These data are publicly available for download from the provided URLs.
A previous copy of these data (2013-2018) was referenced under a different DOI: 10.4225/15/59c301278a8c5
This dataset has been collected under the International Whaling Commission’s (IWC) Southern Ocean Research Partnership (SORP). The IWC-SORP ethos is one of open collaboration, communication and data sharing. The Data User will acknowledge the use of the IWC SORP dataset by the following statement:
Data provided by the International Whaling Commission’s Southern Ocean Research Partnership were all based upon non-lethal samples collected under a protocol approved by the Australian Antarctic Program Animal Ethics Committee (AAPAEC). These data were provided by the Partnership for the purpose of collaborative investigation.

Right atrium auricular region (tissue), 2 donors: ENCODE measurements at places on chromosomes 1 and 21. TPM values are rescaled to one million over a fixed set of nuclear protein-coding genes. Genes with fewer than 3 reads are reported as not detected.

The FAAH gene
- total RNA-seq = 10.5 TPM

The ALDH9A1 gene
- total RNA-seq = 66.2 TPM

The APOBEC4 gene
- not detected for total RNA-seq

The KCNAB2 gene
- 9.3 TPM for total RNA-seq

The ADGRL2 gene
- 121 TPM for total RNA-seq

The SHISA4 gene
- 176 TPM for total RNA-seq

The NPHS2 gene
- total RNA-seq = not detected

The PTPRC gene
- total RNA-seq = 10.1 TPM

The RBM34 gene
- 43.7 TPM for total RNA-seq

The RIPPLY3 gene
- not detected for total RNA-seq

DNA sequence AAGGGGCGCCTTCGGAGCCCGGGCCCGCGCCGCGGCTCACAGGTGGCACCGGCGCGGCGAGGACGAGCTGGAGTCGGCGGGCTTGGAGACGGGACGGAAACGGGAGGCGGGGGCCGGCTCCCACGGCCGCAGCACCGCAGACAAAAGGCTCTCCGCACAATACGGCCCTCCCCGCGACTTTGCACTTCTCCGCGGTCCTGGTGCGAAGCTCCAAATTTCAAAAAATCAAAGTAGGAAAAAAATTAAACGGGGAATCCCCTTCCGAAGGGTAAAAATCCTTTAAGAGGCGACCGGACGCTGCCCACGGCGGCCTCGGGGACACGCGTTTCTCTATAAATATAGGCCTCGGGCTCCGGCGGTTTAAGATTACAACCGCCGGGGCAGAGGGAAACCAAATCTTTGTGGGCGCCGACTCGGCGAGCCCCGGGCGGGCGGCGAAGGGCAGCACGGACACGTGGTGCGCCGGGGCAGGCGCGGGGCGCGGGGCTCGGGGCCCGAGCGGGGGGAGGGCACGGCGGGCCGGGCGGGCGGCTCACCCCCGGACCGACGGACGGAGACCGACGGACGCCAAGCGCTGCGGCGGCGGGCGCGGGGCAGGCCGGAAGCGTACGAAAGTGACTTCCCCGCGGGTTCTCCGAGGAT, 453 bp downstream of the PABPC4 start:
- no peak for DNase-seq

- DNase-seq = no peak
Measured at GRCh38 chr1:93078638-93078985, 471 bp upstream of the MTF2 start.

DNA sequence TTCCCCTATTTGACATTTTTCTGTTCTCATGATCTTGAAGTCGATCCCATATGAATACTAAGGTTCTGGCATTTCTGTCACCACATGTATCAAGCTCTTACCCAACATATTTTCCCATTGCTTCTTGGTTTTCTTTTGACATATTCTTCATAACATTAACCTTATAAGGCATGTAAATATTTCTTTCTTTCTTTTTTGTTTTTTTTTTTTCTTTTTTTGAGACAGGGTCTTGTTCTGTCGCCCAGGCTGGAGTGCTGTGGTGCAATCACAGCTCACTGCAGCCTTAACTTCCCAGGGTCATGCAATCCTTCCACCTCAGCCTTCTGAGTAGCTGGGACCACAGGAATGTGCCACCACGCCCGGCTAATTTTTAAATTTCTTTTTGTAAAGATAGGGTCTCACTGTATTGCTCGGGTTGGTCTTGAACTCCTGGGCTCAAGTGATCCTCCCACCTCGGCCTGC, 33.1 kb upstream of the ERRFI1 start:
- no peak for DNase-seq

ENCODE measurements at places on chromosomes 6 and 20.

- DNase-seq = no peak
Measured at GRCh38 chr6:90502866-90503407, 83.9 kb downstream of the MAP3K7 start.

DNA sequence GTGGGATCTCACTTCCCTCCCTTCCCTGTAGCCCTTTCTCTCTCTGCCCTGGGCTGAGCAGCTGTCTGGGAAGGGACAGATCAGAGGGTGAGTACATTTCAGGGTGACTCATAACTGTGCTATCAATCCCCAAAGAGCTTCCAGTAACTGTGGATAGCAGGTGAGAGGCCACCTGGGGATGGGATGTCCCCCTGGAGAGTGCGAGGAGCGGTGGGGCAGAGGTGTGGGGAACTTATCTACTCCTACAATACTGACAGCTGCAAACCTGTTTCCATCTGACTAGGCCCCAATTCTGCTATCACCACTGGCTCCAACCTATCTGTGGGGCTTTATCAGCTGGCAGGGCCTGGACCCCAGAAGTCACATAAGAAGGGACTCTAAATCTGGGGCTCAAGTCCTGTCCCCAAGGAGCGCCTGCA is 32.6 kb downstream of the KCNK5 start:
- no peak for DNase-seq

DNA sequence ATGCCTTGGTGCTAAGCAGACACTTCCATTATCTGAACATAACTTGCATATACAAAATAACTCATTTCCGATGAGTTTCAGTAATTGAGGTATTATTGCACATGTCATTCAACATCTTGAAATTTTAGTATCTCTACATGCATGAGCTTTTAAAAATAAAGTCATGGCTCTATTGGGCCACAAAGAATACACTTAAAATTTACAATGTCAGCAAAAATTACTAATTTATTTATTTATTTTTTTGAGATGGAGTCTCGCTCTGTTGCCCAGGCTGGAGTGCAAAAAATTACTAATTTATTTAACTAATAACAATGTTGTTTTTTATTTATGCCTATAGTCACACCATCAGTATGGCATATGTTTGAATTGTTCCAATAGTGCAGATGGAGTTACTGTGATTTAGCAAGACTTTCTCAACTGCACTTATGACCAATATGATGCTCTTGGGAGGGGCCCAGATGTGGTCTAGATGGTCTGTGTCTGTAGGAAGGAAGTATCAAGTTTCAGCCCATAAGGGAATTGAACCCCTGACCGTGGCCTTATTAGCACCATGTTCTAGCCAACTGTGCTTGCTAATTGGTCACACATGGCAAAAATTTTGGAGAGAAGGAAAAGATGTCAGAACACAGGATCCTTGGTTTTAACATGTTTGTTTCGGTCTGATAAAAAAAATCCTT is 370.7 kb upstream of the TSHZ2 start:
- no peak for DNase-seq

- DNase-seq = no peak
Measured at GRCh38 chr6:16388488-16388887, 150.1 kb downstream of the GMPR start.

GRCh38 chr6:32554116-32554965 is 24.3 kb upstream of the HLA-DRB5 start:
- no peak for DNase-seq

Although eleven different datasets are linked to this metadata record (Kerguelen 2014, 2015, 2016, 2017, 2018; Casey 2014, 2016, 2017, 2018; Prydz 2013, Dumont D'Urville 2018), they are considered to be one dataset for citation purposes, and accordingly one dataset DOI has been assigned to the entire collection. The datasets have been split up for ease of management because of their size.
This data set conforms to the CCBY Attribution License (http://creativecommons.org/licenses/by/4.0/).
Please follow instructions listed in the citation reference provided at http://data.aad.gov.au/aadc/metadata/citation.cfm?entry_id=AAS_4102_longTermAcousticRecordings when using these data.